Living With Chronic Migraine with Aura written from our reader and featured writer, Nikki Albert . Nikki is also the powerhouse behind Brainless Blogger, a valued member of Fibro Blogger Directory.
I was able to focus on my overall wellbeing and self-identity and self-worth and that is where I found acceptance.–Nikki Albert
My diagnosis: Chronic Migraine with Aura, Fibromyalgia, Depression, Vertigo
What were your symptoms?
I am a bit of a complex patient with a nice stack of diagnosis. However, the biggies as I call them, are fibromyalgia, chronic migraine with aura, Major Depressive Disorder and vertigo. As you can imagine, that is an assortment of symptoms. A whole lot of symptoms and pain-ness to go around.
As you can imagine, pain is a major issue for me. I am what they call ‘non-responsive to treatment’ for my daily chronic migraine with aura. So for two days of the week I can try my abortive medication and the rest of the week… well, just get by. That combined with fibromyalgia makes for a lot if a pain toll,
However, fibromyalgia is more than just pain. It is immense fatigue, it is cognitive dysfunction, sleep dysfunction (I don’t even remember the last time I slept well or through the night) and a random assortment of symptoms that jump on board. I am always fatigued. I always have some level of brain fog. And a baseline pain is my existence with flare-ups from there. You get paresthesia and allodynia. And IBS-D. D means Dash to the bathroom about 50 times.
Migraine with aura I get auras, like visually, or olfactory, or tactile… sometimes even auditory. I have light sensitivity (that comes with fibro as well) and sound sensitivity (also a fibro thing). I get extreme nausea sometimes. I can get confused and spatially disorientated. I can get aphasia where I just can’t seem to communicate or understand people. I get allodynia where my skin IS ON FIRE (Also happens severely with fibro). Pain varies from 7-9. (10 being a mythical number I will use for some pain I have not had yet)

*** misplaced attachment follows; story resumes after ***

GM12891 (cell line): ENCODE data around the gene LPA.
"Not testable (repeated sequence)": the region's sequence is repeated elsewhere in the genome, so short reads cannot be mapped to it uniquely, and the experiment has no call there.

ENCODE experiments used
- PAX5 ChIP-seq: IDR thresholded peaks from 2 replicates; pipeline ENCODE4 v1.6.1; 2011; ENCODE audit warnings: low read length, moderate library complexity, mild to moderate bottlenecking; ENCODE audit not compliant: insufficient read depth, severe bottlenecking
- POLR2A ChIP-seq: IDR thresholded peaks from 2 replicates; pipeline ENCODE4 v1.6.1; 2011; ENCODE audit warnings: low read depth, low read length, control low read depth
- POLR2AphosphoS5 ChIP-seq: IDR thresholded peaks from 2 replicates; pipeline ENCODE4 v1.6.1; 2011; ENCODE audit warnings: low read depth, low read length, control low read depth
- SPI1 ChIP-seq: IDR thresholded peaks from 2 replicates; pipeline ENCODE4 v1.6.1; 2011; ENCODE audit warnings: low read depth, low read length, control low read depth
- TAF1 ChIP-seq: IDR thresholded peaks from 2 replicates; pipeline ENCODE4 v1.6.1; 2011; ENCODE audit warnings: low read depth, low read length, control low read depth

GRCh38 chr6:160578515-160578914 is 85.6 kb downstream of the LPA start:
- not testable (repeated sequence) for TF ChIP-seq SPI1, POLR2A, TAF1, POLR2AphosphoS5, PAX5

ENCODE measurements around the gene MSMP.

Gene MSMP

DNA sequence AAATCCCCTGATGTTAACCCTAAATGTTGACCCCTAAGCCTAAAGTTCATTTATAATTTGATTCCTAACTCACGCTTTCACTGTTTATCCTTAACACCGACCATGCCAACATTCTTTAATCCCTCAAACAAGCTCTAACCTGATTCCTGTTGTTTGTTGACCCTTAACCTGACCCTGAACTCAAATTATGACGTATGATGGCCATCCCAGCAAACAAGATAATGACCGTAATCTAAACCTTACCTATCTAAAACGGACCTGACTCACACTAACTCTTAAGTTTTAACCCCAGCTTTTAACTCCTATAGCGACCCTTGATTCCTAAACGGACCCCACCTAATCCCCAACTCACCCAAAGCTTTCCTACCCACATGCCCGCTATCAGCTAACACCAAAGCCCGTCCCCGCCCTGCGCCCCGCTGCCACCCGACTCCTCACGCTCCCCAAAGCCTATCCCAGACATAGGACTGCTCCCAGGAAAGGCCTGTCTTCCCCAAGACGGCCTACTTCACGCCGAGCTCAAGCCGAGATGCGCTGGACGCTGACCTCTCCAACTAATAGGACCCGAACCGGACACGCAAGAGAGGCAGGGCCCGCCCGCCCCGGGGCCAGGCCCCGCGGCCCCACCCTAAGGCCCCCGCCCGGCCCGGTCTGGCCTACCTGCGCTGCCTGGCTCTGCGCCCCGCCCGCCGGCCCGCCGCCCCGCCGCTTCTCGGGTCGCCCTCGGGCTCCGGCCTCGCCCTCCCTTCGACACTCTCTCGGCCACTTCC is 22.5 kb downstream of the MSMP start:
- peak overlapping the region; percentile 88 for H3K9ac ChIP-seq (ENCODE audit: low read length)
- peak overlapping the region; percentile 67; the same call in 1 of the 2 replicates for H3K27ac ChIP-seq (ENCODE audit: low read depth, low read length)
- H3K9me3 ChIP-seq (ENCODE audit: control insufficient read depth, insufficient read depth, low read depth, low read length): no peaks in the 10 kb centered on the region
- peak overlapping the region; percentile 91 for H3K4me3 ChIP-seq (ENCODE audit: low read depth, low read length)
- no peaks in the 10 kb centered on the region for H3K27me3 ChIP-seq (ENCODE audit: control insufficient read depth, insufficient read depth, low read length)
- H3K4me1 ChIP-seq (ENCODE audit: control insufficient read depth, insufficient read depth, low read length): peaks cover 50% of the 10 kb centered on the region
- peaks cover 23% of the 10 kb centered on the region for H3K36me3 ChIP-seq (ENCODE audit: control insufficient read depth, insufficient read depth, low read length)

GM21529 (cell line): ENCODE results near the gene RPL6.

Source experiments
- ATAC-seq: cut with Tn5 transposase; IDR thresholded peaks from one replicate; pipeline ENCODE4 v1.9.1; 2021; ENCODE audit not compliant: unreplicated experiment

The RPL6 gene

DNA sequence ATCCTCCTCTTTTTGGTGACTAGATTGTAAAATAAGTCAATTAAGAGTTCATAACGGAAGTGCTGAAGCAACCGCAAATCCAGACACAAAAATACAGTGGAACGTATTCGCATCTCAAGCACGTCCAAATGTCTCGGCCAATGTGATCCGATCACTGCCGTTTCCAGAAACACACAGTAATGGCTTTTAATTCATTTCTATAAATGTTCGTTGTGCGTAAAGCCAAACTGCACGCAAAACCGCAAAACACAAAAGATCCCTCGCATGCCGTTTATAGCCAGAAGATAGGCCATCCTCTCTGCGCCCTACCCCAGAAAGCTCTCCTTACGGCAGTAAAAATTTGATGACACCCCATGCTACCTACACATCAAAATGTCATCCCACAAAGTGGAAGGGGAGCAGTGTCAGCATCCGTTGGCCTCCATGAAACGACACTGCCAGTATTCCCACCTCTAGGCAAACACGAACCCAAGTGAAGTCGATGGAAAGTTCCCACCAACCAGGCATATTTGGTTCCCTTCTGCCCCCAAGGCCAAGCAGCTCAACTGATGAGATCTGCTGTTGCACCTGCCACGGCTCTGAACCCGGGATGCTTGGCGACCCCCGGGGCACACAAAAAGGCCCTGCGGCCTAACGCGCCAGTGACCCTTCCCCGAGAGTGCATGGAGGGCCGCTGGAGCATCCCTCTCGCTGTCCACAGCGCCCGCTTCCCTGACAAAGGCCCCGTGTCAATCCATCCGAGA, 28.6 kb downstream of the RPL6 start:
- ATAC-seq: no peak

Depression came from unmanaged pain. And the depression became severe. Without medication and therapy, I might not even be here to talk about it. (Resource: Sickly Confidential co-creator Annette Lopez releases a helpful article for those battling depression). I had a lot of suicidal ideation and two suicide attempts. So I am lucky to be here talking about it.
My vertigo has been around 3 years and it causes constant dizziness that gets worse as the day goes on. Without my medication to suppress it, it also causes disequilibrium where the ground feels like it is moving, shifting, falling… and I lurch or stagger or fall too. And it comes with severe external vertigo bouts where I cannot do anything but lay there until they are over but they also have like this horrible long enduring ‘hangover’ of fatigue and dizziness and zoned out feeling after they are done. Any motion, like a car ride, makes it worse. Sitting up too long, standing too long, makes it worse. I need to rest a lot because it fatigues me. I nap a few times a day just to help me get through it. That is with my medication, without it, I don’t get off the couch at all.
Can you share with us the diagnosis story?
It started at around age 8 when I complained about knee pain frequently. Thing is I have hypermobility syndrome and it can cause joint pain. Then came insomnia and fatigue. And more diffuse all over pain. I didn’t actually get that fibromyalgia diagnosis until I was 20 at the same time as migraine disease actually. The migraine with aura went chronic some five or so years later. Then after I finished university and went into the workforce the migraine attacks went daily and have never gone down since.
As you can imagine trying to work full-time with a boatload of not actually managed pain it can be mentally and emotionally draining and extremely stressful. That is when the depression jumped on board and that makes sense because, man, the pain was so intense and there was no relief… I missed work too much and the stress was Insane. Yet I pushed through and pushed through and the pain pushed back and that equalled a massive depression. I was constantly sleep deprived from the fibro insomnia. I was so fatigued all the time. I had brain fog and had to write notes to myself just to get through work. But, it was the pain from both combined, that really, really got to me. It was relentless. And my mood tanked.